Mumbai or Bombay (as it was formerly known), is a narrow isthmus created by linking seven islands. This limits the available land, particularly in the south of this populous megapolis driving real estate values to dizzying levels.
Mumbai is often compared to New York for its contribution to India (20% industrial outputs, 40% of income tax collection and 70% of capital formation). In recent years Bollywood has overtaken Hollywood in the number of films made each year, and has become an important contributor to the service economy of India. Slumdog Millionaire, a movie which made a recent runaway success at the Oscars, is a Bollywood production.
Mumbai is well connected with the world and the rest of India. Its natural harbour transships over half of India's maritime cargo; its airports handle over 20 million passengers annually. Much of Mumbai's population of 19 million is on the move! Its twin corridor suburban train network carries 7 million passengers daily and its bus system transports another 4.5 million with austere efficiency.
It is home to the most important financial institutions such as the Reserve Bank of India, the Bombay Stock Exchange, and the National Stock Exchange of India. Mumbai is home to the corporate headquarters of many Indian conglomerates as well as the main India offices of multinationals.
Mumbai's restrictive geography, population, its archaic Rent Control Act and economic importance put pressure on housing. Expatriates typically pay between $3000 and $6000 per month in one of the prime areas listed below, plus a hefty $100,000 security deposit.
A renting scheme called "Leave and License" is entered into for a period of 11 months, which has the twin effects of reducing the Stamp Duty to a measly Rs. 20 ($0.30) and bringing the agreement below the radar of the Rent Control Act. Most of these properties are rented by corporates, with landlords preferring to do business with well known domestic and multinationals than with individuals.
Recently Avasia House, a beautiful 1920s villa in the elite Nepean Sea Road area, hit the headlines. It emerged that the tenants were paying just $6 a month for their 3 bedroom apartments. Orbit Corporation, the developer that recently bought the property, paid $12.8 million to get each of the six tenants to leave.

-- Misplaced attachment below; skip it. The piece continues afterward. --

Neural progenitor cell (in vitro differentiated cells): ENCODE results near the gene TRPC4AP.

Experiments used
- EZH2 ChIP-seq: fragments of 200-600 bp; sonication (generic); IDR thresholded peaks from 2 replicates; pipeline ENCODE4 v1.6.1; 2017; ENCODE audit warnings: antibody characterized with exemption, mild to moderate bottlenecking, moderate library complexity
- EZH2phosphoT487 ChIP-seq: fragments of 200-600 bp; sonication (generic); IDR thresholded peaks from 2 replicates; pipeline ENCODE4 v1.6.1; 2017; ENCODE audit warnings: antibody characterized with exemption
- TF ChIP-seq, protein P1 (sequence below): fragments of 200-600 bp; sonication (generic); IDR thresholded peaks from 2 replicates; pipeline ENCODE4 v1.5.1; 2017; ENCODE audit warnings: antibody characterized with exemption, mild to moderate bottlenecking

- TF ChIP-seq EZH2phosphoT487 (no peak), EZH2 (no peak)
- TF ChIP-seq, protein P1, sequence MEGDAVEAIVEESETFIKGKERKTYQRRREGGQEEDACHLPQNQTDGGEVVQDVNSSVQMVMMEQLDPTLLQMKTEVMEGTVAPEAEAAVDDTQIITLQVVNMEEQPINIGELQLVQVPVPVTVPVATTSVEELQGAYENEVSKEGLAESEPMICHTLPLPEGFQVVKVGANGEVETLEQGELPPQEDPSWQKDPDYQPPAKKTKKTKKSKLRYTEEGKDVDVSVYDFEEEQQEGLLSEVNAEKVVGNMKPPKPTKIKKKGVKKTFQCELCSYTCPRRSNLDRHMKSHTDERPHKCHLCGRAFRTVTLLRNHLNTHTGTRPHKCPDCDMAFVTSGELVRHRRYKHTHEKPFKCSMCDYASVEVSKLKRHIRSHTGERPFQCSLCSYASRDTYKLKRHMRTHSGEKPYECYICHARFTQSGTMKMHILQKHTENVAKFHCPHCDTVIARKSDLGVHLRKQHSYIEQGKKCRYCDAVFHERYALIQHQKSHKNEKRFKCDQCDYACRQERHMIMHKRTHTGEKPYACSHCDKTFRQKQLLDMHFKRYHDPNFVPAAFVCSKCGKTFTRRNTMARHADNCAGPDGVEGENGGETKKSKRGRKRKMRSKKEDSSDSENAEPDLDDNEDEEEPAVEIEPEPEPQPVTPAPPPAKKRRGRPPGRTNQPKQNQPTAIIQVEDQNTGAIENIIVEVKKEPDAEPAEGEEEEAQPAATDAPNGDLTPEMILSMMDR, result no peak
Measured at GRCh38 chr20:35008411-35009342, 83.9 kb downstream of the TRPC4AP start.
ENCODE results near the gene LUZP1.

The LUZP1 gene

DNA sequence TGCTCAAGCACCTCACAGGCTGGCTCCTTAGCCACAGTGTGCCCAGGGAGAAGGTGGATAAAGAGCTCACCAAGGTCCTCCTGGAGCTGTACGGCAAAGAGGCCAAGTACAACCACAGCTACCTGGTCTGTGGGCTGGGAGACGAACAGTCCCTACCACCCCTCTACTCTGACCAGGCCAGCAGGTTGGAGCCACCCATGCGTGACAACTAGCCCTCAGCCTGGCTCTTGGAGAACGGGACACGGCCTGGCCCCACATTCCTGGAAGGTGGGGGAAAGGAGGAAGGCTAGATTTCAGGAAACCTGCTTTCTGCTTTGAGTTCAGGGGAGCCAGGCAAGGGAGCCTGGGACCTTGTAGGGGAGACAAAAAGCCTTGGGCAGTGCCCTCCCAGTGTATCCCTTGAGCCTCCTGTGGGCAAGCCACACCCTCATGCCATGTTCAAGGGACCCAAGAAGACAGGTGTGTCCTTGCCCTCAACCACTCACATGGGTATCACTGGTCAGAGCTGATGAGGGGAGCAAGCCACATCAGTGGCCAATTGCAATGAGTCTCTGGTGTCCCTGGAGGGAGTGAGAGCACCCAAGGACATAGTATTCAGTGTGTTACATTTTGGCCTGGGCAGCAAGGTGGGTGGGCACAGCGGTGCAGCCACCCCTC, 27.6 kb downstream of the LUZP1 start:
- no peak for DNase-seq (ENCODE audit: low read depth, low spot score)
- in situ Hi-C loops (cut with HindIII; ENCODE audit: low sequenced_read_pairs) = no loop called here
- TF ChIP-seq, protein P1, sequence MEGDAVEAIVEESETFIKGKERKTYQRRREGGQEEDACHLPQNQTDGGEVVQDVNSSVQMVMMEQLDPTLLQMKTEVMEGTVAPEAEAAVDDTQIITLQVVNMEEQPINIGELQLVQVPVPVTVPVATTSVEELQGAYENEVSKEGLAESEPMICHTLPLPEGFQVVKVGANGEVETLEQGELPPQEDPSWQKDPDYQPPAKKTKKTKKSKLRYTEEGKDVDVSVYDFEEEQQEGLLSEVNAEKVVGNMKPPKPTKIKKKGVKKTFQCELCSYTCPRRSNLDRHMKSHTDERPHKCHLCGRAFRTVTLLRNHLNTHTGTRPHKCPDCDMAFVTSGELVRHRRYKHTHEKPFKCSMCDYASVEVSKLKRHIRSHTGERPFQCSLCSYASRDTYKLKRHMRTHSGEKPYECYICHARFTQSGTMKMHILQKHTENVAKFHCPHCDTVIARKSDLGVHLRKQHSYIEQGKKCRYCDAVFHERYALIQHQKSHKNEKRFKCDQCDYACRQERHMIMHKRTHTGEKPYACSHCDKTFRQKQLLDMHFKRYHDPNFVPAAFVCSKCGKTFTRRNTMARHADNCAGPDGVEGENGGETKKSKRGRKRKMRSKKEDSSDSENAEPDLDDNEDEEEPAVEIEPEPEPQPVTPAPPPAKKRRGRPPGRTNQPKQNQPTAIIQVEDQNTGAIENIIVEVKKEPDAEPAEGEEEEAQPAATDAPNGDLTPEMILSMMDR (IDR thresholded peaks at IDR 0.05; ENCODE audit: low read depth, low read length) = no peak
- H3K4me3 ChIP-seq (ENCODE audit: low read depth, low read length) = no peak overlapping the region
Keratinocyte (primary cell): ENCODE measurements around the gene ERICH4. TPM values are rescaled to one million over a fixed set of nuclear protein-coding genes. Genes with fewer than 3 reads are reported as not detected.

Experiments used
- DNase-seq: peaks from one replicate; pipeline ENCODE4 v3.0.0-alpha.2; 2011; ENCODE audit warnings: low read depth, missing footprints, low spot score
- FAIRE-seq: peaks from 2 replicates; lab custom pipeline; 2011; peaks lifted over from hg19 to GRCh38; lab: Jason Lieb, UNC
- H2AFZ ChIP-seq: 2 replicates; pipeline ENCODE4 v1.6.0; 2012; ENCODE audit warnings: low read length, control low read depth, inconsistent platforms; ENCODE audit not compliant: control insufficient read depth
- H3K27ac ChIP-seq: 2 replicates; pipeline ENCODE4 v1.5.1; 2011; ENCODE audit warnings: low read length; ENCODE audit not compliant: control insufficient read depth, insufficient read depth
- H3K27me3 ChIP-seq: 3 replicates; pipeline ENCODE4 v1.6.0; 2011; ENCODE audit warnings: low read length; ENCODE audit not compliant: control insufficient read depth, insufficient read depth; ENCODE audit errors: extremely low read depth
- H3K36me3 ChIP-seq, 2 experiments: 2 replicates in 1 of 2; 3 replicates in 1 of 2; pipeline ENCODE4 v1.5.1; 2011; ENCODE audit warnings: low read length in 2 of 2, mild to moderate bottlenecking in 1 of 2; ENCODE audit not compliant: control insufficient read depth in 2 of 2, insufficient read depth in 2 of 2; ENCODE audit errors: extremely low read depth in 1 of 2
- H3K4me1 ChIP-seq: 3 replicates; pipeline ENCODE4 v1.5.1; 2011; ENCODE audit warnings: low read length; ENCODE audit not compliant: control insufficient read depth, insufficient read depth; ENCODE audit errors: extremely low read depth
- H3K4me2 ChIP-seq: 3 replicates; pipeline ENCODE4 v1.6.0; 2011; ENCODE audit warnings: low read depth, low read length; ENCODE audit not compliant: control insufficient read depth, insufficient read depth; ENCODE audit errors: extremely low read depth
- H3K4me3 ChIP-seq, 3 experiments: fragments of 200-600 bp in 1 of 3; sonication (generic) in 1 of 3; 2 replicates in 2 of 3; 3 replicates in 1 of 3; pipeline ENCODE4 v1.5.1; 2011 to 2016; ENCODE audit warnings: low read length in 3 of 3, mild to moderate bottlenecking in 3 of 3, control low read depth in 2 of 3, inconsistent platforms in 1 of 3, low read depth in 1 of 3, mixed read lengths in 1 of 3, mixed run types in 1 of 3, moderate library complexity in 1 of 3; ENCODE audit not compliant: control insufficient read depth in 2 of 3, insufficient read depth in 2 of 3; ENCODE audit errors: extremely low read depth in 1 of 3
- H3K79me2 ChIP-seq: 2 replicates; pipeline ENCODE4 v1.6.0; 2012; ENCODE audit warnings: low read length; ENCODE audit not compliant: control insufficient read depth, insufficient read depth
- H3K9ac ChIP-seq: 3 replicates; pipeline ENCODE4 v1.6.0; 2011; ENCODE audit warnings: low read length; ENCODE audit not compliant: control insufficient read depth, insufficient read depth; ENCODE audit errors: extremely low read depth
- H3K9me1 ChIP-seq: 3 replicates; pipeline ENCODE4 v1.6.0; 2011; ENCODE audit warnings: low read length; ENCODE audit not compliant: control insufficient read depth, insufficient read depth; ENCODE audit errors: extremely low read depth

The pace of life in Mumbai is fast, much like in New York. English is widely spoken. Mumbai is a cosmopolitan city, with a modern outlook on life. There are many bars, the bars frequented by foreigners mainly being in South Mumbai and the western suburbs. There are discotheques as well and many options for elegant or rustic dining. It also boasts Asia's largest theme water park, Water Kingdom and a theme park called Essel World.
Social and sports clubs are the meet and greet places where the elite hobnob. The Bombay Gymkhana, Cricket Club of India, Willingdon Club, National Sports Club of India are a few of the noteworthy ones. The Royal Western India Turf Club oversees horse racing in Bombay, Pune and New Delhi. The Pune season is from July through to October and Mumbai's season is from November to April. The Derby weekend is the highpoint of Mumbai's season. The National Centre for the Performing Arts in Nariman Point stages a number of culturally uplifting performances all year round. Its unique hexagonal auditorium is a marvel of acoustics and was built by the pioneering American modernist, Philip Johnson.
Mumbai basically has two seasons: humid from March to October and dry from November to February. Winds from the north make it cool in January and February.
Most popular tourist sites are in the south, including the National Museum of Modern Art. and the Prince of Wales Museum. Mumbai has some examples of historic architecture, including Downtown Mumbai, which shows Victorian influence; the splendid British city within the walls of Fort St. George; and the Chatrapati Shivaji Terminus, which was originally named Victoria Terminus when it was built by the British over two centuries ago.
Mumbai's Inorbit Mall in Malad is generally considered the best mall in India. But none of the modern malls in this city are greatly different from those anywhere else in the world. More interesting are Mumbai's bustling street markets, but they are incredibly crowded. Street vendors line some of Mumbai's streets. Mahatma Gandhi Road is best for cheap clothes. Crawford Market offers a variety of imported items, Dabboo Street for leather goods, Muhammad Ali Road for its oriental perfumes (itar) and intricate embroidery and brassware.
Mumbai also has some parks and gardens. The Five Gardens, popular among locals for walking, is rather chaotic in the evening, but it is surrounded by attractive Art Deco and Neoclassical buildings. From Mumbai Port Trust Garden can be seen the port, the naval yards, and a beautiful sunset. There is a great view of the Marine Drive from the "Hanging Gardens" on Malabar Hill.
Popular promenade spots are Marine Drive, Breach Candy, Juhu Beach, Malad, Worli seaface, Bandra
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